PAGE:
DIRECTORS SOMETIMES MAKE ALL THE DIFFERENCE
In my opinion, movie directors are often given too much credit for the movies they work on, as rule. I’ve visited lots of different sets, of various sizes (even met Iggy Pop on the set of THE CROW 2, because I’m a bad ass), and it becomes obvious pretty quickly how many folks are hard at work on the behalf of any given film project. (At least on the kind with budgets, but even in micro budget stuff, there are generally lots of favors called in, couches slept on, etc.).
So, yeah, there are many exceptions to the above and we don’t need to argue about the Alfred Hitchcocks, David Lynchs(es?), and Roy Anderssons of the world. The basic gist is that I don’t always buy the whole cult of director dealio when it comes to movies.
However, I just watched two movies back to back—a hellish Turkish horror explosion called BASKIN, and an American slow build tension freak out called THE INVITATION. I found both movies to be almost great, with some major problems in each, but with one very obvious element in common: their respective directors completely RULE! In fact, I recommend both of these films more as examples of what a great director can do with problematic material, as much as anything else.
BASKIN was directed by Can Evrenol, and is one of the first Turkish horror films ever made (and only the 8th Turkish production to are released in the USA). The fact that the genre is not big in that country, and that this marks Evrenol’s feature film directing debut, one would be forgiven to expect an amateurish slasher film or SAW knock off. Instead, this movie traffics in a demonic surrealism that, at its best, surpasses most every other “devil movie” in feeling like a true descent into HELL.
It follows five police officers who are spending a laconic evening getting drunk, arguing, and sharing bullshit stories at a creepy restaurant out in the seeming boonies. Pretty much from minute one, Evrenol’s vision dominates, and it is mesmerizing. In fact, as the odd vibe of the first part ends, and our anti-heroes head off to answer a distress call from fellow cops, I was convinced that maybe BASKIN was going to be the closest thing ever to a truly WEIRD horror film, in the literary sense. The wrongness of EVERYTHING just felt so RIGHT!
This feeling of impending greatness builds and builds as the coppers have some car trouble in the creepy town of Inceagac, the source of the S.O.S. The seemingly endless abandoned building that they start poking around in is filled with some of the nastiest, most demonic imagery I’ve ever seen, and when the leader of the cult, Baba (Mehmet Cerrahoglu) enters the picture—yikes!
But, to be frank, though this film was brilliantly directed and shot and lit, where it goes in the end suddenly reminds you that this is a first time director from a country with not much of a cinematic horror tradition. RATS!!!!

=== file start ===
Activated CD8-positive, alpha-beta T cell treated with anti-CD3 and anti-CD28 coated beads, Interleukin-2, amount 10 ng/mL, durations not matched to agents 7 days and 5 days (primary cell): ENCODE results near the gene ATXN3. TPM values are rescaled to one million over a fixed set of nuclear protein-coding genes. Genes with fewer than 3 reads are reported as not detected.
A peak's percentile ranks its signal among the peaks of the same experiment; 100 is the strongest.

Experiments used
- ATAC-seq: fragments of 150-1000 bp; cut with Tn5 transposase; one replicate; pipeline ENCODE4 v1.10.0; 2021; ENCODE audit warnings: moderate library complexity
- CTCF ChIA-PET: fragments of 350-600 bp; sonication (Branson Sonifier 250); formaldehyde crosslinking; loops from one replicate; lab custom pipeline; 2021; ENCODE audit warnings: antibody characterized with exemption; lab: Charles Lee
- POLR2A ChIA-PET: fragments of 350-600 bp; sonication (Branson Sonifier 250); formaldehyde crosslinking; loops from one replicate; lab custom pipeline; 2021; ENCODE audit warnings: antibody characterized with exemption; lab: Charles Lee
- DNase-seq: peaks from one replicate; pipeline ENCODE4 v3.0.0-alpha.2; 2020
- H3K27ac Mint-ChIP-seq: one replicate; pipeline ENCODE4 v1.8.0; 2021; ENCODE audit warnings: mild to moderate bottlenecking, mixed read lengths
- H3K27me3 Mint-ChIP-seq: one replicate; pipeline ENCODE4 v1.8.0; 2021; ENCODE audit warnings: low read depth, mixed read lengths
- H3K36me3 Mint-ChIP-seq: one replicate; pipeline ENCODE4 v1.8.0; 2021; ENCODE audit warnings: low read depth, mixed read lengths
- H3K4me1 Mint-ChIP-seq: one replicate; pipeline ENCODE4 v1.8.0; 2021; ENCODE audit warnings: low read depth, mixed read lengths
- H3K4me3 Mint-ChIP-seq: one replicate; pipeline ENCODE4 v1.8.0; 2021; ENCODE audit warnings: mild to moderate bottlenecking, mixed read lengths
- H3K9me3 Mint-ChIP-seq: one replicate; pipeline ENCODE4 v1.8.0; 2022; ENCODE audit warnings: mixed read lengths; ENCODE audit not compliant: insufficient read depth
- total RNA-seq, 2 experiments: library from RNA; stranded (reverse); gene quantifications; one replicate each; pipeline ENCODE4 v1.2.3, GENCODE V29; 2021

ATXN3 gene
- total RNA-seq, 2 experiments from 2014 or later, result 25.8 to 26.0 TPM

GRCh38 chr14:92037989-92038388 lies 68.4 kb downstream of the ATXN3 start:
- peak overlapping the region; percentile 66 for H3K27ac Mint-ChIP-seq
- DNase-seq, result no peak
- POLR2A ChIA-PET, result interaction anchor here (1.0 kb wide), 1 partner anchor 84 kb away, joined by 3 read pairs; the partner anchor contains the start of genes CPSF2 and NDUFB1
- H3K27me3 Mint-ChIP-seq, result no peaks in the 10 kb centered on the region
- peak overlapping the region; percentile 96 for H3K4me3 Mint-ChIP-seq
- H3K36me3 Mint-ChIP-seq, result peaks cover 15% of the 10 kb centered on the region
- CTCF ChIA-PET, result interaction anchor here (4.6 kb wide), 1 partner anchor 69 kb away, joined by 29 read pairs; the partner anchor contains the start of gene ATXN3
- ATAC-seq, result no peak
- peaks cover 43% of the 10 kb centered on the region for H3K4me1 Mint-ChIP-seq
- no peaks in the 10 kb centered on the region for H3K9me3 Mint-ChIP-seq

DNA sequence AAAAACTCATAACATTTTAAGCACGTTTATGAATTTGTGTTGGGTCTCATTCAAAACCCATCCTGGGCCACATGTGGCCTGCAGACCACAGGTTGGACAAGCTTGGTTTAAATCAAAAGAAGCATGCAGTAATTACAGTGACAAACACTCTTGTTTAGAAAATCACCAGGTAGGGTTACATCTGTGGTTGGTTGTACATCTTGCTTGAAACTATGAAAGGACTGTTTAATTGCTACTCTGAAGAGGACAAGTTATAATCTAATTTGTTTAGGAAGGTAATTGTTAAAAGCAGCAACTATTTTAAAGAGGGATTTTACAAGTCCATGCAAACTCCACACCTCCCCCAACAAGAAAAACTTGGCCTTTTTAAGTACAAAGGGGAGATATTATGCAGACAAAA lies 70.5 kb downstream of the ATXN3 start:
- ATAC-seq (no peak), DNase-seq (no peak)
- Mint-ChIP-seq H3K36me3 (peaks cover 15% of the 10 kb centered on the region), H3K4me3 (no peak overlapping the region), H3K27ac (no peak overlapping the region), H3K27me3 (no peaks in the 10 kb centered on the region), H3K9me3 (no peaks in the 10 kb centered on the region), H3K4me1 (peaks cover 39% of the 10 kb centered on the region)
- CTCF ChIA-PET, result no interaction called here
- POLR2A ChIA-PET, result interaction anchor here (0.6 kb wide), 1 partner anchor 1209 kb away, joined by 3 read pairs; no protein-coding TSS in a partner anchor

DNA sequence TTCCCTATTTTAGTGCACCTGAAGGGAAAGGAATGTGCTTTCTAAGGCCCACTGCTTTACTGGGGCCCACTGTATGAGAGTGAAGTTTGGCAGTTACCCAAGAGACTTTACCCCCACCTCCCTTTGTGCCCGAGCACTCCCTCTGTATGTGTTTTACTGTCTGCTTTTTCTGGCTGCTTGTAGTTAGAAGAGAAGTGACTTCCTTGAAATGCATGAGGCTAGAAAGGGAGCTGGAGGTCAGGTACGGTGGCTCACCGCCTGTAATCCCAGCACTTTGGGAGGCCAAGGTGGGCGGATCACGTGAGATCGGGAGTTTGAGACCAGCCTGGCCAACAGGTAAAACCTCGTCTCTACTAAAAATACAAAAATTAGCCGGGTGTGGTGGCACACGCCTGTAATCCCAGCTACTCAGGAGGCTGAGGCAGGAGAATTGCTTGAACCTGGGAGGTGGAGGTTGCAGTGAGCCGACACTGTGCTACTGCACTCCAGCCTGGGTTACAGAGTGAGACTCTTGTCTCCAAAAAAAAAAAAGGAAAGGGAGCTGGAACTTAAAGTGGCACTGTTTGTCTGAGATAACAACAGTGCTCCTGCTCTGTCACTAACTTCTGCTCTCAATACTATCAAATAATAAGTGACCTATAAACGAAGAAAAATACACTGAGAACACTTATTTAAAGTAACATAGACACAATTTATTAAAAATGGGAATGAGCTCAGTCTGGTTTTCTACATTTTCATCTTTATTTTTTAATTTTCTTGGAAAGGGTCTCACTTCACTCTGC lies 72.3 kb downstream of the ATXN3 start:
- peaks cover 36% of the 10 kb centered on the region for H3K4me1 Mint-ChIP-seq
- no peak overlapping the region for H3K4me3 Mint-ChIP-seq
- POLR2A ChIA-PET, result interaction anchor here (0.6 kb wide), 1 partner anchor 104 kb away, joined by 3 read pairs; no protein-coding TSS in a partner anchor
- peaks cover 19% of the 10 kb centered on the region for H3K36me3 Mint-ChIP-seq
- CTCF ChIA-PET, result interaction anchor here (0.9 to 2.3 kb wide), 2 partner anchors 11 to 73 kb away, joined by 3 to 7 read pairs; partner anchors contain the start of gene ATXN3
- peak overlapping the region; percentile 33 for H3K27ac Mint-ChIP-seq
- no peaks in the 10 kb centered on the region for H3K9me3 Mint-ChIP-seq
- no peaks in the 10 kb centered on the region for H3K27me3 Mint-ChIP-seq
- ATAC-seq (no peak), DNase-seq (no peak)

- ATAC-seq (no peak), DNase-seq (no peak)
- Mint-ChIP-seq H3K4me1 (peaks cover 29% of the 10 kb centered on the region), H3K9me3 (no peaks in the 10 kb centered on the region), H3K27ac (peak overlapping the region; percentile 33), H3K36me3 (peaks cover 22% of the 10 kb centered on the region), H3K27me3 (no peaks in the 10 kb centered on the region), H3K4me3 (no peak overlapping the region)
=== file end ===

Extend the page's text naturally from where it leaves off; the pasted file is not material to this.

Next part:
THE INVITATION (directed by Karyn Kusama) is an American thriller that follows Will (Logan Marshall-Green) and his new girlfriend Kira (Emayatzy Corinealdi), as they drive to the mansion Will used to share with his ex-wife, Eden (Tammy Blanchard), for a dinner party with many old friends Will hasn’t seen in years. Upon arriving at the house, and after an awkward reunion with Eden and her new husband, David (Michiel Huisman), Will’s eyes begin to look more and more haunted, his actions and reactions seeming stranger as new guests arrive.
The movie’s greatest asset is Kusama’s assured direction, which takes the (decent) script by Phil Hay and Matt Manfredi, and turns it into a slow burn that just heats up and heats up, until the suspense is almost unbearable. Exposition (that old bugaboo) is handled very skillfully. We piece together Will and Eden’s past as Will skulks around the house like a bearded ghost, poking around in rooms that were once home, but are now strangely sinister. Tragedies and back stories are filled in without ever breaking the tension that began the moment Will walked into the house. New friends of Eden’s arrive, and the mystery of just what the eff is going on here deepens. We begin to wonder—is Will going to do something really bad?
The direction is quite brilliant throughout, doing much more of the heavy emotional and thematic lifting than the script. Sublimated agony and anger begins to turn ugly, and when it all comes to a head and shit gets real, it’s a huge relief. The final stretch of the film plays out more like a straight thriller, but we are truly invested in these folks by then, so it’s still interesting and tense, even as it becomes apparent the writers didn’t really know what to do with the story once all the blinders are removed from the characters. The final reveal is pretty sweet, with a memorable last image, but Kusama is the true hero in this sucker—wringing every last drop of mystery and paranoia from the story. This is a movie that could have sucked pretty hard in the wrong director’s hands, because there just isn’t enough heft to the script.
I recommend both BASKIN and THE INVITATION, even though they aren’t masterpieces. They both come really close, though, due to the sure hands/eyes/brains of their directors. Once Evrenol and Kusama find scripts that live up to their skills, I have no doubt they will both knock out some horrific stunners that we’ll be talking about for years to come.